The author thanks Kimber Bogard for valuable feedback during the stage of developing this work, and the participants at the “Immigrant Paradox in Education and Behavior: Is Becoming American a Developmental Risk” conference held at Brown University, Providence, Rhode Island on March 6 and 7, 2009, as well as the three anonymous reviewers for their very helpful and constructive comments. The author gratefully acknowledges support from the Foundation for Child Development PK-3 Initiative and Columbia University Diversity Research Fellowship.
Bilingualism and Academic Achievement
Version of Record online: 18 NOV 2011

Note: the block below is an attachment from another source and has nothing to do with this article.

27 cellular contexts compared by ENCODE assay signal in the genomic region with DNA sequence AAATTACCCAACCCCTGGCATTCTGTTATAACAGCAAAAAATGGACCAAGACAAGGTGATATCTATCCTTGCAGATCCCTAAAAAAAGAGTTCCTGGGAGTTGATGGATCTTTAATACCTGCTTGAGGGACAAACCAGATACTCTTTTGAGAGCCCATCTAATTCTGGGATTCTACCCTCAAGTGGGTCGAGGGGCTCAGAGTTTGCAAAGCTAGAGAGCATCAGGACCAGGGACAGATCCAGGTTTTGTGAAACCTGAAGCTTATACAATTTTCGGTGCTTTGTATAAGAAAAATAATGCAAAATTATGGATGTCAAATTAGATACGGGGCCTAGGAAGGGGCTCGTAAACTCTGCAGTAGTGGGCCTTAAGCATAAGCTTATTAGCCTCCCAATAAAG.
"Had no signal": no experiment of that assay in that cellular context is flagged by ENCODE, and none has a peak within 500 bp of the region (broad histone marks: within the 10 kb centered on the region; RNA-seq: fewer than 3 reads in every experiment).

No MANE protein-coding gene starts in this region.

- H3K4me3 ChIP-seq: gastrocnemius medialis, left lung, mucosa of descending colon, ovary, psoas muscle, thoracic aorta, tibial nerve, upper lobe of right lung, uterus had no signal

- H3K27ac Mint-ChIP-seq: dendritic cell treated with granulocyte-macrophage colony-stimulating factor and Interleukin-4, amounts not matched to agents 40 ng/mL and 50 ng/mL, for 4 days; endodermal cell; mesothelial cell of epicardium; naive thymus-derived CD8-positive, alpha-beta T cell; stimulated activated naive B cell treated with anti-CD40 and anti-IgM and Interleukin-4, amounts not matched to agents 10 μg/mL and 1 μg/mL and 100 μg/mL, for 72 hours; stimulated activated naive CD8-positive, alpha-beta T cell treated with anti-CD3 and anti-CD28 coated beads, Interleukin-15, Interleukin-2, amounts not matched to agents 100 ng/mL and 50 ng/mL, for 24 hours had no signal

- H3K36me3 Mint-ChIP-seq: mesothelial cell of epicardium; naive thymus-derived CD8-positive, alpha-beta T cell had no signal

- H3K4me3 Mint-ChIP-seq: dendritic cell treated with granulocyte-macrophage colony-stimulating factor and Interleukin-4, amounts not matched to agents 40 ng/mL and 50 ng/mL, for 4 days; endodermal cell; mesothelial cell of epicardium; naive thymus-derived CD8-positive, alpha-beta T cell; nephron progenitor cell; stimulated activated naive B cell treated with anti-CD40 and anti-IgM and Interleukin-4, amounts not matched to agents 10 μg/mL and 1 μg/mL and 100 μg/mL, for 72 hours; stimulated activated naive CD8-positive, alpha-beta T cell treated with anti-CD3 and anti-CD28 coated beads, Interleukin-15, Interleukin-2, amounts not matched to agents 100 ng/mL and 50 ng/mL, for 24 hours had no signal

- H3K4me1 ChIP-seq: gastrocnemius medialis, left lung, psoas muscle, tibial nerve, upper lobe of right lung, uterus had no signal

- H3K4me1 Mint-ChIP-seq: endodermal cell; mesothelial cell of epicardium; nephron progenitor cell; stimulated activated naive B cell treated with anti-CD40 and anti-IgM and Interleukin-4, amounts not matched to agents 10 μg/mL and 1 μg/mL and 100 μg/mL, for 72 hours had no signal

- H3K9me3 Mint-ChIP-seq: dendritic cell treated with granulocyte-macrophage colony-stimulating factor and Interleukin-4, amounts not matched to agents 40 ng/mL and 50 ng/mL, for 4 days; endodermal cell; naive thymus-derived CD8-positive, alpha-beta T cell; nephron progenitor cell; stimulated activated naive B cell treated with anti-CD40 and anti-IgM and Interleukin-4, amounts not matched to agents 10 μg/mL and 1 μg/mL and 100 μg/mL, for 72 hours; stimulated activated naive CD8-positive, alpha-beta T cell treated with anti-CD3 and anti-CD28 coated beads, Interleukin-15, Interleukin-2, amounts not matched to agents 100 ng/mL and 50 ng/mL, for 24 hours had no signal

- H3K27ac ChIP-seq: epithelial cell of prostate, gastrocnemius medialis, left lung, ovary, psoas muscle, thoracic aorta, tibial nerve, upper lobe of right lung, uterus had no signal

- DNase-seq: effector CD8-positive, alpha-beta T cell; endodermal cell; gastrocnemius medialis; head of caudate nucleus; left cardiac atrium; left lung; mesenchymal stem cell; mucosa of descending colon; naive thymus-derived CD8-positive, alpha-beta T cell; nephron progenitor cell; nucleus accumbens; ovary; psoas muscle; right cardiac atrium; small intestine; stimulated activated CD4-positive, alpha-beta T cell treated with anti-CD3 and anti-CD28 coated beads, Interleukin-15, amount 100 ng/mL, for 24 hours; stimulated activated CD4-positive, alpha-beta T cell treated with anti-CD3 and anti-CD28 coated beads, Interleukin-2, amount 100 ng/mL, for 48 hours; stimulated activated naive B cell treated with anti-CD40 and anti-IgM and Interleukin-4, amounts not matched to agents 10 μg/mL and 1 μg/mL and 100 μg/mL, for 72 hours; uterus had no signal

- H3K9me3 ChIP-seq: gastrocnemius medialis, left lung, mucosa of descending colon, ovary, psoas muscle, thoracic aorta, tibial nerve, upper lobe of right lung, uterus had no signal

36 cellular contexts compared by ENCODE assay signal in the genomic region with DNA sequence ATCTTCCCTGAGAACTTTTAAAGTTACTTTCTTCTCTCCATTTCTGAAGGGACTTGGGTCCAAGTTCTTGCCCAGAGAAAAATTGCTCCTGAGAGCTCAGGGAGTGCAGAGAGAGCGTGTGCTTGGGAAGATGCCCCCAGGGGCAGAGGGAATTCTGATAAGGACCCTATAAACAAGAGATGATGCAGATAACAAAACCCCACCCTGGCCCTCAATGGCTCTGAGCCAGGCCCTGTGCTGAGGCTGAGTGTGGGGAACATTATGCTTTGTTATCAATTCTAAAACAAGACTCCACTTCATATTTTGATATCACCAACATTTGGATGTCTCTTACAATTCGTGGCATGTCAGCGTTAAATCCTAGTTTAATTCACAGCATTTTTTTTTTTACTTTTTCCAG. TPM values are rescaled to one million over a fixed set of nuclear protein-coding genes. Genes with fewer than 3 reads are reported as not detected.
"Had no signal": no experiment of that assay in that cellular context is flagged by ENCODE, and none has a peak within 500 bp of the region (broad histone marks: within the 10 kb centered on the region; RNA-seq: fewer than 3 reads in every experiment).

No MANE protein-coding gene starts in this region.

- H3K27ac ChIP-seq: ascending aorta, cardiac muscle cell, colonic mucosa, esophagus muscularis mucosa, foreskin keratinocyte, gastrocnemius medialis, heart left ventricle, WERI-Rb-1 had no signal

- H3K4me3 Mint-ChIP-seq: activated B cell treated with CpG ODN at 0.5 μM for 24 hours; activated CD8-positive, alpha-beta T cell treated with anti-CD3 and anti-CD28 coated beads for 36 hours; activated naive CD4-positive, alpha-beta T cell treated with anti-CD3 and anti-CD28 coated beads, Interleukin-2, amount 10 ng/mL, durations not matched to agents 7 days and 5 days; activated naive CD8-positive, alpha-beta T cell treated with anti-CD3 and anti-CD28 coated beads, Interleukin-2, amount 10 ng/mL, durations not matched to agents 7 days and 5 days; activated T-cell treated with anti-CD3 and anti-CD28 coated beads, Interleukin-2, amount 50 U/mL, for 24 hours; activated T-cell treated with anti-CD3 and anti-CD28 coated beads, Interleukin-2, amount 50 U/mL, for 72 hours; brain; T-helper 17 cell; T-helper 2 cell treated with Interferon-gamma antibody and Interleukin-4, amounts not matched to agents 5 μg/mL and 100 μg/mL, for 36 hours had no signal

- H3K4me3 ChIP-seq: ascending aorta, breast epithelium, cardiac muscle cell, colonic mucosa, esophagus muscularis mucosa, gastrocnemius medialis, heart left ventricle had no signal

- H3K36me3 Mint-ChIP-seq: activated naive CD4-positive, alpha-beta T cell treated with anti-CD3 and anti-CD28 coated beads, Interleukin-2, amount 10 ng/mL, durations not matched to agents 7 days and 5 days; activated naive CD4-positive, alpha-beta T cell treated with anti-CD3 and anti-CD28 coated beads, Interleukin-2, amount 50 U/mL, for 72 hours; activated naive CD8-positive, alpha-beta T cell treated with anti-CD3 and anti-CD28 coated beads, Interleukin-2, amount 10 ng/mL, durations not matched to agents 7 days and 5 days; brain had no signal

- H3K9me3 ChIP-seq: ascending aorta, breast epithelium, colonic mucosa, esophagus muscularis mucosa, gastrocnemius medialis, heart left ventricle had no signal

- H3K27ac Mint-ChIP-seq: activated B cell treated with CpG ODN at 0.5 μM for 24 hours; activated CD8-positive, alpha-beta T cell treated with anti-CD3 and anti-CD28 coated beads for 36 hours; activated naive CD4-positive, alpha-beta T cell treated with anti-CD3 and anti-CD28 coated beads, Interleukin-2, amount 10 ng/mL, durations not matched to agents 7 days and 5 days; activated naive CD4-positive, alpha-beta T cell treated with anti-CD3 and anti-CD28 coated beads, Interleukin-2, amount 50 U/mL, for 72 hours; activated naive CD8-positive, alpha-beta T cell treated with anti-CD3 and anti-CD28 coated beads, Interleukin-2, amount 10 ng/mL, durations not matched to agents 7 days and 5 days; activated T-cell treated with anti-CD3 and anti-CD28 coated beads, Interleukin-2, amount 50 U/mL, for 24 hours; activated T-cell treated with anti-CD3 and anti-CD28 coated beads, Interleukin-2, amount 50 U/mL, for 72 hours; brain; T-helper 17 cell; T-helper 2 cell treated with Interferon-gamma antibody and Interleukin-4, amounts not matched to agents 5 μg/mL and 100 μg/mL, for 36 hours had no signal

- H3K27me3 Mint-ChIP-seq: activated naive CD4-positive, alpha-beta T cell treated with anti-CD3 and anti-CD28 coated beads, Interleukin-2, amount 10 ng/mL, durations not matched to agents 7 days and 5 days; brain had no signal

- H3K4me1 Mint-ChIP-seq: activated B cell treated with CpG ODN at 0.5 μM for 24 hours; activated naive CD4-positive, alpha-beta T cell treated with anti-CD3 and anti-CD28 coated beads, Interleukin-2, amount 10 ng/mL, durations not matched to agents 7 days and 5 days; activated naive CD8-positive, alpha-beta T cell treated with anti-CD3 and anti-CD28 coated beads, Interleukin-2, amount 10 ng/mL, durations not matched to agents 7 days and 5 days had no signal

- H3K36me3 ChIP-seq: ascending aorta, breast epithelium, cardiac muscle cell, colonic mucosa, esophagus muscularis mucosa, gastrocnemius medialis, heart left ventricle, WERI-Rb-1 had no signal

© 2011 The Author. Child Development © 2011 Society for Research in Child Development, Inc
Volume 83, Issue 1, pages 300–321, January/February 2012
How to Cite
Han, W.-J. (2012), Bilingualism and Academic Achievement. Child Development, 83: 300–321. doi: 10.1111/j.1467-8624.2011.01686.x
- Issue online: 25 JAN 2012
- Version of Record online: 18 NOV 2011
Table S1. Sample size and percentage distribution of spoken language between the parent and the child.
Table S2. Sample characteristics. (A) Time-invariant child and family characteristics by language group and race/ethnicity. (B) Time-varying family characteristics by language group and race/ethnicity, shown for spring fifth grade. (C) Time-variant school characteristics by language group and race/ethnicity, shown for spring fifth grade.
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